Peter Leight’s poems have appeared in Paris Review, AGNI, Field, Beloit Poetry Review, Raritan, Matter, and other magazines.
Laura Manuelidis is a physician and neuroscientist at Yale who found how repeated DNA sequences define chromosome folding and structure. She is the author of two books of poems: Out of Order (iUniverse, 2007) and One / divided by Zero: poems (CreateSpace, 2014). Her work, which appears in Oxford Poetry, The Nation, and Evergreen Review, has been nominated for Pushcart prizes. She continues to investigate infectious causes of dementia and to publish scientific articles and other essays.
Susan McLean is a retired English professor from Southwest Minnesota State University. Her
poetry books include The Best Disguise (winner of the Richard Wilbur Award) and The
Whetstone Misses the Knife (winner of the Donald Justice Poetry Prize). She has also published a book of translations of Martial’s Latin poems, Selected Epigrams. She lives in Iowa City, Iowa.
Originally from the Louisiana Gulf Coast, Nicholas now lives and writes in Cincinnati as a PhD candidate at the University of Cincinnati. You can find his work at The Adroit Journal, The Cincinnati Review, DIAGRAM, Missouri Review, Ninth Letter, and Pleiades among others.
Jesse Morales is a Pushcart Prize-nominated poet who received her artistic training in contemporary dance. Her work has appeared in Poetica, Geez Magazine, Apeiron Review, Deep South Magazine, 100 Word Story, Danse Macabre, and other publications. Jesse lives and writes in Greensboro, North Carolina.
James P. Nicola
James B. Nicola’s full-length collections are Manhattan Plaza (2014), Stage to Page (2016), Wind in the Cave (2017), Out of Nothing: Poems of Art and Artists (2018) and Quickening: Poems from Before and Beyond (2019). His nonfiction book Playing the Audience won a Choice award. He is the facilitator for the Hell's Kitchen International Writers’ Roundtable, meeting twice monthly at the Columbus Library in Manhattan, which has so far seen participants from four states, five boroughs, and six continents. Walk-ins welcome!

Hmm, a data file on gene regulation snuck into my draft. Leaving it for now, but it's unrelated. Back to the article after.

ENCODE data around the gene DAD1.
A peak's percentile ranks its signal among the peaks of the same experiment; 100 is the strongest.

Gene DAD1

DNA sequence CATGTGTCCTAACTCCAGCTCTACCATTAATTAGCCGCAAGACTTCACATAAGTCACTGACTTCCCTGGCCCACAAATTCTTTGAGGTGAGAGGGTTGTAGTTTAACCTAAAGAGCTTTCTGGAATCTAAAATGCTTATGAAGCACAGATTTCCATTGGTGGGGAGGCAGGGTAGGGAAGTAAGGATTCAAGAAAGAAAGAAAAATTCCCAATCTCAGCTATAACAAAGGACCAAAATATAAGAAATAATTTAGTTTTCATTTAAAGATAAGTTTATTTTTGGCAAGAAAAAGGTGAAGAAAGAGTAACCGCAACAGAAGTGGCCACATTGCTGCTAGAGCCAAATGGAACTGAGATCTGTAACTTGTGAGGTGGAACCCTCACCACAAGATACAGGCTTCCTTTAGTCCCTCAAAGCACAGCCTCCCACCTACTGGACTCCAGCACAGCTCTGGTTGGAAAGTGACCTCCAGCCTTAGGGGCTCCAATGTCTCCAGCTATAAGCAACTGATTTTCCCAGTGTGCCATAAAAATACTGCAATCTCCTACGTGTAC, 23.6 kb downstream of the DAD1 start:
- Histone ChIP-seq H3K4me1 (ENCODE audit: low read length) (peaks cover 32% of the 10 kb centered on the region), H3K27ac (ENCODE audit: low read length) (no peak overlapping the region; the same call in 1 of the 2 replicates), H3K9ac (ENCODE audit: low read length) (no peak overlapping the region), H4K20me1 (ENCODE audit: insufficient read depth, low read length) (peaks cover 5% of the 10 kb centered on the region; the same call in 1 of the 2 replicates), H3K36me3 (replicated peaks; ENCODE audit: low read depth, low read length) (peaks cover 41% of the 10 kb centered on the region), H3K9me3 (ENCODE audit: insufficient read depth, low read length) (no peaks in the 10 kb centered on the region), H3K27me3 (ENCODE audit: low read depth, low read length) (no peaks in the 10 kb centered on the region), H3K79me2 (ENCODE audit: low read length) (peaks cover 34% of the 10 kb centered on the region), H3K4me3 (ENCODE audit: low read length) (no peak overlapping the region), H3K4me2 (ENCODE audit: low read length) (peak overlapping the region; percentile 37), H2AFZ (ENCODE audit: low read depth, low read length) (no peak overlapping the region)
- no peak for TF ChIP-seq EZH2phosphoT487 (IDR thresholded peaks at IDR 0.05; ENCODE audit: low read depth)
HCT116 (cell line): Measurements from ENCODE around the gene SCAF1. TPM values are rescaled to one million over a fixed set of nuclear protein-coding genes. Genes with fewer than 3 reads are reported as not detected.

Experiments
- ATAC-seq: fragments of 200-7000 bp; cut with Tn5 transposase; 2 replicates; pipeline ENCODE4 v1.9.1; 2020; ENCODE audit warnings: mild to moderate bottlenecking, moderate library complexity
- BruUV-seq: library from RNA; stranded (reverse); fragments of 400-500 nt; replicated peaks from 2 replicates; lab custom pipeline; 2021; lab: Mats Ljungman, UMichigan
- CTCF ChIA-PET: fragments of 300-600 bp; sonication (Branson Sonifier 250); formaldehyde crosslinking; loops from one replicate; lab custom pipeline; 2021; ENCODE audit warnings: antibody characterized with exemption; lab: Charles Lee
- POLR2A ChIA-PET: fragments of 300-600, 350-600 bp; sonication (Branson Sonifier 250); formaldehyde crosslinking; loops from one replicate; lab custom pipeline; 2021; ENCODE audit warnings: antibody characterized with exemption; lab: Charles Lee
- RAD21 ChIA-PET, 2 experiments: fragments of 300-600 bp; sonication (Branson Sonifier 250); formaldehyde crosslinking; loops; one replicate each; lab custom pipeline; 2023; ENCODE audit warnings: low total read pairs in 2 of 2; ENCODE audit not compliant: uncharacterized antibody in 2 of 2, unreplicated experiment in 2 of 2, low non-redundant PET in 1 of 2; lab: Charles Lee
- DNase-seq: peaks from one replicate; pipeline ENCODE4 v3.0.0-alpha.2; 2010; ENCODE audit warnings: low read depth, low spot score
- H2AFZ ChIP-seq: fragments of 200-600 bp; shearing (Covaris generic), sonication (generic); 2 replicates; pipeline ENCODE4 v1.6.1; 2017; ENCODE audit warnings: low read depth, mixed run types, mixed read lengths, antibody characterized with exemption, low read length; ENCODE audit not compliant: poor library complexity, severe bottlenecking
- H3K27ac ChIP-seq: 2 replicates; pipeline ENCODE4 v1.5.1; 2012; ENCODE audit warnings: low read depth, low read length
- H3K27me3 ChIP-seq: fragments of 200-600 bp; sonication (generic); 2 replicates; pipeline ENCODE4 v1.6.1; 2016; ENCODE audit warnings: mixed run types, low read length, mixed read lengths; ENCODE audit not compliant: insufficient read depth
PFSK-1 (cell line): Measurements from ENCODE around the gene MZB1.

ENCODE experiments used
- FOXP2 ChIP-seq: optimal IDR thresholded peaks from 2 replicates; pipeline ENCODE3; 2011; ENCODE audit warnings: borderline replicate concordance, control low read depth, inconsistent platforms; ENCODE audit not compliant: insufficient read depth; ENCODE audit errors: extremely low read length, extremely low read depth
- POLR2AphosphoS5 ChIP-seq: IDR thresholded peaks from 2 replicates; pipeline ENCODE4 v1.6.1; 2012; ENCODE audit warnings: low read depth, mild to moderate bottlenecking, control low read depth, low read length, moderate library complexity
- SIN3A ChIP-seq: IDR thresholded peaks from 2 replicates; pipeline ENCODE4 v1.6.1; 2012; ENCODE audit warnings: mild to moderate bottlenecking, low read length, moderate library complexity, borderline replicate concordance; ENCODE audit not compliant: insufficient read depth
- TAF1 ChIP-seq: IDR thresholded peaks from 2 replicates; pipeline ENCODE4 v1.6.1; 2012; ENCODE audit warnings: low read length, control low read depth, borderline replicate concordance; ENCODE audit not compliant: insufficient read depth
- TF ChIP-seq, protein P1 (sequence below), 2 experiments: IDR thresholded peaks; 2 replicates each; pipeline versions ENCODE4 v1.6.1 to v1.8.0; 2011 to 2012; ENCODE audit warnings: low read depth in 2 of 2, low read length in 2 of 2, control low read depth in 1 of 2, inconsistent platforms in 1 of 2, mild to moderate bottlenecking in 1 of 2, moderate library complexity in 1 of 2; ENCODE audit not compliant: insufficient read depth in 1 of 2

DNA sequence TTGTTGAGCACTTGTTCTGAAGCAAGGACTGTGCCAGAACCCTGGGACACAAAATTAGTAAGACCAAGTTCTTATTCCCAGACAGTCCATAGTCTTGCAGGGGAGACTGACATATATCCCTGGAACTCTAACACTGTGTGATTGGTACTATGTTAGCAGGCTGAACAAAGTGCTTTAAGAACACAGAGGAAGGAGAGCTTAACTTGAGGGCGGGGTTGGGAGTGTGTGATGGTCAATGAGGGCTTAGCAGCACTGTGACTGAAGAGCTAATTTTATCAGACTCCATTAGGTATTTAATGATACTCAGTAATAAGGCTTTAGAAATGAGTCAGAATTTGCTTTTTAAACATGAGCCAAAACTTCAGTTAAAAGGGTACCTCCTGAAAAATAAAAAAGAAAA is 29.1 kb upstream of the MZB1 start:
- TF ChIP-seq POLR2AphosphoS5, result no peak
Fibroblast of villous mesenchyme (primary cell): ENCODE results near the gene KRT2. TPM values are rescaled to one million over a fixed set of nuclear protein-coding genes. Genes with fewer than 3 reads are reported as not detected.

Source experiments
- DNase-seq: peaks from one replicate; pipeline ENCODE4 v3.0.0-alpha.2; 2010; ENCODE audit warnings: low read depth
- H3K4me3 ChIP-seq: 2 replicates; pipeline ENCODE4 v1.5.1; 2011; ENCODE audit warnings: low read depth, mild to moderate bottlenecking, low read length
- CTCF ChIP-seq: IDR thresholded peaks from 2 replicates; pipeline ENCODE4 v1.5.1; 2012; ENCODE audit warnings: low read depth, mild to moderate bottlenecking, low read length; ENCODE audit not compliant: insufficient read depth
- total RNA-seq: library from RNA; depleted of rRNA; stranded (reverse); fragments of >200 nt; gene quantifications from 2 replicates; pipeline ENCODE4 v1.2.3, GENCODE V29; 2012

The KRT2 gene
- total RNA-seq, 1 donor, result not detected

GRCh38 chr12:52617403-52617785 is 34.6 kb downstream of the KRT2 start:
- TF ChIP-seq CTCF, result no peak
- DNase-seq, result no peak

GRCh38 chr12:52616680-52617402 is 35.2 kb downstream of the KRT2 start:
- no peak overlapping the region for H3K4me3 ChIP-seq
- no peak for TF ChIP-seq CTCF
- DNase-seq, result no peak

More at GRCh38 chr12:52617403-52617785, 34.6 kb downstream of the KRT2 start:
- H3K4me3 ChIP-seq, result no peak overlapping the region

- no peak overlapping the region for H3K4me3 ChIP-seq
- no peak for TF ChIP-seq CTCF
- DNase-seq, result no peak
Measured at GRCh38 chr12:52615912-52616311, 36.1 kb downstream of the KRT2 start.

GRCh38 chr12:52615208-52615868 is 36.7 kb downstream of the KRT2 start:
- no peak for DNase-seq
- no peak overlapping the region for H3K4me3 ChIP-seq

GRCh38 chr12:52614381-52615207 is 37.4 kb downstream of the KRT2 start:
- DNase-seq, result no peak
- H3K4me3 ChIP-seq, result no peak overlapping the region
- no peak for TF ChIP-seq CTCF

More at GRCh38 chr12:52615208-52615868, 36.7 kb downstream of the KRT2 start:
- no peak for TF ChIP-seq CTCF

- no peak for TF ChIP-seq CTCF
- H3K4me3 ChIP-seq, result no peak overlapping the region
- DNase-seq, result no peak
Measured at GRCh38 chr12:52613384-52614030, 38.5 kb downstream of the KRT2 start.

Jean Nordhaus was the subject of our Closer Look in Innisfree 13. Her most recent collection is Memos from the Broken World (Mayapple Press, 2016). Her other books include Innocence, which won the Charles B. Wheeler Prize (The Ohio State University Press, 2006), The Porcelain Apes of Moses Mendelssohn (Milkweed Editions, 2002), My Life in Hiding (Quarterly Review of Literature, 1991), A Bracelet of Lies (Washington Writers’ Publishing House, 1987) and two chapbooks, A Purchase of Porcelain and A Language of Hands.
Patric Pepper is the author of Temporary Apprehensions, winner of the Washington Writers’ Publishing House poetry prize (2004), and two poetry chapbooks. His work has appeared most recently in, or is forthcoming from, Poetry X Hunger, The Northern Virginia Review, Okay Donkey Magazine, and The Sunlight Press. Pepper lives in Washington, D.C.
Simon Perchik is an attorney whose poems have appeared in Partisan Review, Forge, Poetry, Osiris, The New Yorker and elsewhere. His most recent collection is The Gibson Poems (Cholla Needles Arts & Literary Library, 2019). For more information including free e-books and his essay “Magic, Illusion and Other Realities” please visit his website at www.simonperchik.com.
To view one of his interviews please follow this link: www.youtube.com/watch?v=MSK774rtfx8
John Perrault is the author of Jefferson’s Dream (Hobblebush Books, 2009), Here Comes the Old Man Now (Oyster River Press, 2005), The Ballad of Louis Wagner (Peter Randall, 2003), and 9 CDs of his ballads and songs. He was a co-recipient of the Rosalie Boyle/Norma Farber Award from the New England Poetry Club in 2008 and was nominated for a Pushcart in 2016 by Mobius: The Journal of Social Change. He has had recent work in Orbis (UK), The Comstock Review, Commonweal Magazine, and SpoKe. John served as Portsmouth, NH, poet laureate, 2003-2005. www.johnperrault.com